American Public Radio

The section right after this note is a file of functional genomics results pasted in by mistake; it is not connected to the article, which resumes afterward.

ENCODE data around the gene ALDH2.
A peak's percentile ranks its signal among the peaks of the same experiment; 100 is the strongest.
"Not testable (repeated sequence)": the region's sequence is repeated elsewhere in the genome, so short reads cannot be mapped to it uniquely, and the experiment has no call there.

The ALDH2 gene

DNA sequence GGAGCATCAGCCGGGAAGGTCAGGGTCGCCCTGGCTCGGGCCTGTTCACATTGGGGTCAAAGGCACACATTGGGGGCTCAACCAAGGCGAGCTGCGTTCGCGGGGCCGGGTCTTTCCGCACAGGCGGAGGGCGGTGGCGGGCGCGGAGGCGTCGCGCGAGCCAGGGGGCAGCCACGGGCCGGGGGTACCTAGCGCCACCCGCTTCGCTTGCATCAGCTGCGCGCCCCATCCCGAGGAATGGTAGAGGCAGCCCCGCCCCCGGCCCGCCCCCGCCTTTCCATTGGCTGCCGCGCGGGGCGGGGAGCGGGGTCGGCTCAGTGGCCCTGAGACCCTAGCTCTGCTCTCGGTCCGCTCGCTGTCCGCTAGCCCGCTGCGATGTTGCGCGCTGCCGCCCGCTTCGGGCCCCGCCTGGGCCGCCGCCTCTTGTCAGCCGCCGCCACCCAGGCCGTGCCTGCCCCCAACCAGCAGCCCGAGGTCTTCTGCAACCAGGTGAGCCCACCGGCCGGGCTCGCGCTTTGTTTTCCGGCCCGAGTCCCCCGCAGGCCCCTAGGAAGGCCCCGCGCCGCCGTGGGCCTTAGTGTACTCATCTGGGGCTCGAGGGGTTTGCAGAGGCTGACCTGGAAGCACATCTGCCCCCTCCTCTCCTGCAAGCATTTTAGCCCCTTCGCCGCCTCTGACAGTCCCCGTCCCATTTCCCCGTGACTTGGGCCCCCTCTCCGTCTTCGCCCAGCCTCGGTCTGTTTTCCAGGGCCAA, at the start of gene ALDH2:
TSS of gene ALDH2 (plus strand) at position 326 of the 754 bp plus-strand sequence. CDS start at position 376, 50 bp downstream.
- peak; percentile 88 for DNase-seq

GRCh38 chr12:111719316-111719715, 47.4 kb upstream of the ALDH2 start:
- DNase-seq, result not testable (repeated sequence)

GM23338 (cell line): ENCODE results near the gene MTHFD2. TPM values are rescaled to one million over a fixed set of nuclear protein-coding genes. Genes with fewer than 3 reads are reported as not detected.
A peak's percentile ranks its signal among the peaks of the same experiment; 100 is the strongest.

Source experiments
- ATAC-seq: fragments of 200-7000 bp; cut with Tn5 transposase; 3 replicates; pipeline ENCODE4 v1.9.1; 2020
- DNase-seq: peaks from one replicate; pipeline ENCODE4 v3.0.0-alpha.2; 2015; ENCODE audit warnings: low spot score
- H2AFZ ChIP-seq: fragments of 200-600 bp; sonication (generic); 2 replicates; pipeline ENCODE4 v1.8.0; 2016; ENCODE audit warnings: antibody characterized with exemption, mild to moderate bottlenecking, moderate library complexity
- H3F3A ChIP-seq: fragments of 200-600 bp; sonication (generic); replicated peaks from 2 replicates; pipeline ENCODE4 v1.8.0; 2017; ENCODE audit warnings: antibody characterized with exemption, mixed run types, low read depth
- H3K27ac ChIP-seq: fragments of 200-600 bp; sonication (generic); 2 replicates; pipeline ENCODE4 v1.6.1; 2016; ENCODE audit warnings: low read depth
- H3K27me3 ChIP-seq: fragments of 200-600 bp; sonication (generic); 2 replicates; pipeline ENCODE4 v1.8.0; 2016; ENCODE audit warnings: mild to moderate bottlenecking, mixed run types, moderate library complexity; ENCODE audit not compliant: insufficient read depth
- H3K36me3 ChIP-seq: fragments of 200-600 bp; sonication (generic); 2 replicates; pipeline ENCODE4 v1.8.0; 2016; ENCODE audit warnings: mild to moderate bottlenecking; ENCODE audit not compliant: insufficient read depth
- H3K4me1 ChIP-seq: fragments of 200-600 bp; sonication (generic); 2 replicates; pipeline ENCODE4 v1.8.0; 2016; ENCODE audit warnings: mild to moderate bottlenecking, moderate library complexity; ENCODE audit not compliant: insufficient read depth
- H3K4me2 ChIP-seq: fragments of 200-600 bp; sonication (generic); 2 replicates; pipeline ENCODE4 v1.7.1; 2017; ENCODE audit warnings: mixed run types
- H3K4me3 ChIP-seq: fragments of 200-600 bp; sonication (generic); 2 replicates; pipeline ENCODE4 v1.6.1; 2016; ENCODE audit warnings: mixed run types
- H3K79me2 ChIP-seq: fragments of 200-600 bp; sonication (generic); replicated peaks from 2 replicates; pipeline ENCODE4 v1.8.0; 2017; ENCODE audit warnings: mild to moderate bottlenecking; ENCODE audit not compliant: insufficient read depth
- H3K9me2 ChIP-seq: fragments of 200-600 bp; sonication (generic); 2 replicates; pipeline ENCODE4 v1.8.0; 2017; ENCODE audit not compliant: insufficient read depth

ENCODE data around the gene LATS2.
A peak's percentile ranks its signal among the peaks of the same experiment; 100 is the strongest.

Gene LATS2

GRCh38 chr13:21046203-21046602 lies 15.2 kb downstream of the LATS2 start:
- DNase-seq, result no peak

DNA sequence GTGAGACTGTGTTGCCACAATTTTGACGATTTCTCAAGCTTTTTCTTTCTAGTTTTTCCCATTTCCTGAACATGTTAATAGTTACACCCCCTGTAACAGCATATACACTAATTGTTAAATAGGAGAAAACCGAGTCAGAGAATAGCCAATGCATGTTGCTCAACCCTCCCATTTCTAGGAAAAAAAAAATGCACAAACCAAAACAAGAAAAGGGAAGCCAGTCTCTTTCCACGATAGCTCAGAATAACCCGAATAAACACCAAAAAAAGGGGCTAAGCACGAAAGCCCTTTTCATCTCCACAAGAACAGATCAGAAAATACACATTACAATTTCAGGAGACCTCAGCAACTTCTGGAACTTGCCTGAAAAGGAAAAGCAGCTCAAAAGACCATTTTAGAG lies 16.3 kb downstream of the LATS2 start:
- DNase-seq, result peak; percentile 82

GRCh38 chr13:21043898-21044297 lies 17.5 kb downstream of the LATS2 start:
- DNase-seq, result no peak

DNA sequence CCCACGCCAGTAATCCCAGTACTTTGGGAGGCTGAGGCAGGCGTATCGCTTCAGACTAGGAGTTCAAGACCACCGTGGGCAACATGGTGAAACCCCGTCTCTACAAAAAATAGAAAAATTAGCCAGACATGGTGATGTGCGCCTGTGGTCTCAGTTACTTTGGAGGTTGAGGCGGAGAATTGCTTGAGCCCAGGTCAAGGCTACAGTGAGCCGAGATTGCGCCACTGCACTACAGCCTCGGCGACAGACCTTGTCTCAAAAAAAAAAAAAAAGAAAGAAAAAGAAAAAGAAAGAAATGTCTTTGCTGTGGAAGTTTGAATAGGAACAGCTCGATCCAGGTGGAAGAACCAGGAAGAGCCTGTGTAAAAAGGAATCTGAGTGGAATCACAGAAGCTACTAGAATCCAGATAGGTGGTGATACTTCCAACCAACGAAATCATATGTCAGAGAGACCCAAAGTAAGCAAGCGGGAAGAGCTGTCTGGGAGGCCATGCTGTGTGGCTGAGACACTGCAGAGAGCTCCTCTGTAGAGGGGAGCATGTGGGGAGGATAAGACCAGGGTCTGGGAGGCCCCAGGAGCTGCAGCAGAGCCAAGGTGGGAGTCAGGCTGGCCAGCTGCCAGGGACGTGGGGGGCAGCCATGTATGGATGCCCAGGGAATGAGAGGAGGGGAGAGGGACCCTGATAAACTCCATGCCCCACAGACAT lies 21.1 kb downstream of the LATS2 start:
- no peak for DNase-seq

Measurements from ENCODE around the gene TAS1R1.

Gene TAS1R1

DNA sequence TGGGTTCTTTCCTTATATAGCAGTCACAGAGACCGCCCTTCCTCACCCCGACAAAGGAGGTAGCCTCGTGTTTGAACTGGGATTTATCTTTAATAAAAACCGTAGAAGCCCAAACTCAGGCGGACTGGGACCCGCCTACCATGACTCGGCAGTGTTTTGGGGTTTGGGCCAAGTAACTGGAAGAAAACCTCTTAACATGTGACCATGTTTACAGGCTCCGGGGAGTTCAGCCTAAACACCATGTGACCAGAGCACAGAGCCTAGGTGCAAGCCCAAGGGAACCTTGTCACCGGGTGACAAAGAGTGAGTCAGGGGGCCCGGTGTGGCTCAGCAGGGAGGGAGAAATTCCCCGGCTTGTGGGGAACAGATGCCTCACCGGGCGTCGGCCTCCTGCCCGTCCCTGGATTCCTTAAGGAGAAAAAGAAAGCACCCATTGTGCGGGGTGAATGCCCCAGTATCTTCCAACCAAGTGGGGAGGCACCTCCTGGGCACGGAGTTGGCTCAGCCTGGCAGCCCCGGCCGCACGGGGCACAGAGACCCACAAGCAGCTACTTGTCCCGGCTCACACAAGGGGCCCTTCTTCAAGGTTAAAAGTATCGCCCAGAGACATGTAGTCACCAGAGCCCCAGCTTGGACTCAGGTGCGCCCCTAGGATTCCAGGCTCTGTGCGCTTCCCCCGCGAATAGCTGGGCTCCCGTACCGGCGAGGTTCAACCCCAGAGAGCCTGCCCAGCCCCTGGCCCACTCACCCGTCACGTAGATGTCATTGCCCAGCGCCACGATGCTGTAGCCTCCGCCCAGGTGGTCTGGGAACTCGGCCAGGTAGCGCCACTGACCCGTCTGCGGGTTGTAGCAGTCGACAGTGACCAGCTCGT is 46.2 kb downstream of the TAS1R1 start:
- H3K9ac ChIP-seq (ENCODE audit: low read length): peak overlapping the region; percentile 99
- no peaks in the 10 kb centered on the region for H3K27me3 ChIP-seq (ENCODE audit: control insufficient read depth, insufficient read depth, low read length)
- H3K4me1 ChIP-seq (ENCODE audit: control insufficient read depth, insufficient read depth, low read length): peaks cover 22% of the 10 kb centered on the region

Hello, you're listening to Nothing Unconsidered on APR. I'm Michael Moonwilkins. Today we have our interview with Congressman Henry Pinnacle of Arkansas. An old-school, moderate Republican, Congressman Pinnacle has made waves by recently endorsing Speaker John Knox, a Democrat also from Arkansas, for President. We have a ton of news to cover in our next segment of Nothing Unconsidered, so tune in tomorrow to stay up to date! Here to join us is Congressman Pinnacle himself! Thank you for joining us, Congressman. Pinnacle: Michael, thanks for having me on. It’s so great to be here So, you endorsed Speaker Knox for President. Why did you do that? Pinnacle: Under the Fitzgerald Administration, our country has lacked the leadership it deserves on both domestic and international levels. Arkansans and I are seeing Congress become more and more divided, while Fitzgerald bullies his way into getting what he wants at the expense of America’s exceptionalism. Although Speaker Knox and I don’t share the same stances on all the issues, I know we share the same values; like the value of compromise for the greater good of all People, not just those who already agree with you; and the value of power as a means to achieve, not to destroy. I endorsed Speaker Knox because those values are what makes a good leader, not the color of one’s jersey. In response, you have been called a RINO by some Republican media. What is you response to that? Pinnacle: Haha Well, actually I was called a RINO before I endorsed the Speaker. But honestly, Michael, Arkansans don’t care about the names their elected officials are called by people who’ve never been to our State, and who probably pronounce both ‘S’s in “Arkansas.” They care about what their elected leaders do for them. In the short time that I’ve been in the House, I think Arkansans have seen me work tirelessly to advocate for them, and that’s what really matters. Can you tell us some about the ANWR Act and why you think it's a good deal? Pinnacle: Good question. The Arctic National Wildlife Reserve has about 10.6 billion barrels of oil sitting right beneath it. What the ANWR Act would do is open a small portion of that area up to safe oil development, thus boosting the U.S. economy, eliminating our dependence on foreign oil, and creating jobs for tens, maybe hundreds, of thousands of American citizens. You saw Representative Swanner come out against the amended ANWR bill this week. Why do you think that is? Pinnacle: The Congressman’s press release seemed to be expressedly angry with two common-sense provisions of the Bill: one, the requirement that oil development would have to pause if the caribou population—a major food source for the natives in Northern Alaska, who essentially live off of the land we’d be developing on—significantly declined (by 30%) due to drilling, and, two, the allocation of about 6% of the revenue towards the White House’s National Science and Technology Council to research any impact on the climate. It makes no logical sense as to why anyone would be opposed to protecting the people who’d be impacted by this legislation the most. What it really boils down to is Mr. Swanner’s hatred of compromise. Some people would rather pour out a gallon of milk than give a glass to someone else. Some people would rather have $0 than have $300 billion, with a small percentage going towards compromise. I think that’s a shame. Do you think your Republican colleagues in the Senate and President Fitzgerald will pass it? Pinnacle: Although the amended version of the ANWR Act passed the House by a wide margin, with both Democrats and Republicans in favor of it, the Senate decided to pursue passing the old version. Don’t ask me why the Senate took this course, seeing Rep. Faulhammer—the Bill’s original sponsor—voted FOR the amended Bill. It makes just as little sense to me as it does most of us in the House. I’m not sure what actions the President plans to take should the House’s ANWR Act reach his desk, but I hope he does what’s right and signs it. You voted against the gun show loophole act. Why is that? Pinnacle: I voted against the gun show loophole act because I don’t think it’ll do any good to the American people, especially my constituents in Arkansas, to impose arbitrary restrictions and limitations on their 2nd Amendment rights. I think it’s also important to understand that all federal firearms licensees (people selling firearms) already have to confirm the buyer’s legal right to own a gun, regardless of whether he or she is selling out of a store, a gun show, or out the back of their car. What are you working on now? What is your next push in Congress? Pinnacle: Right now, I’m still working day-in and day-out to be an effective Advocate-in-Congress for the people of Arkansas. I recently proposed the Easy A Act, which would make it simpler for students to apply for federal financial aid; and I soon plan to work with my colleagues in Congress to roll out a series of government reforms that’ll reduce wasteful spending and remove the the federal government’s role in private affairs. Thank you, Congressman Pinnacle. Pinnacle: Thanks, Michael. So there you have it. Thanks for listening--tune in tomorrow for our news segment of Nothing Unconsidered. For APR, I'm Michael Moonwilkins.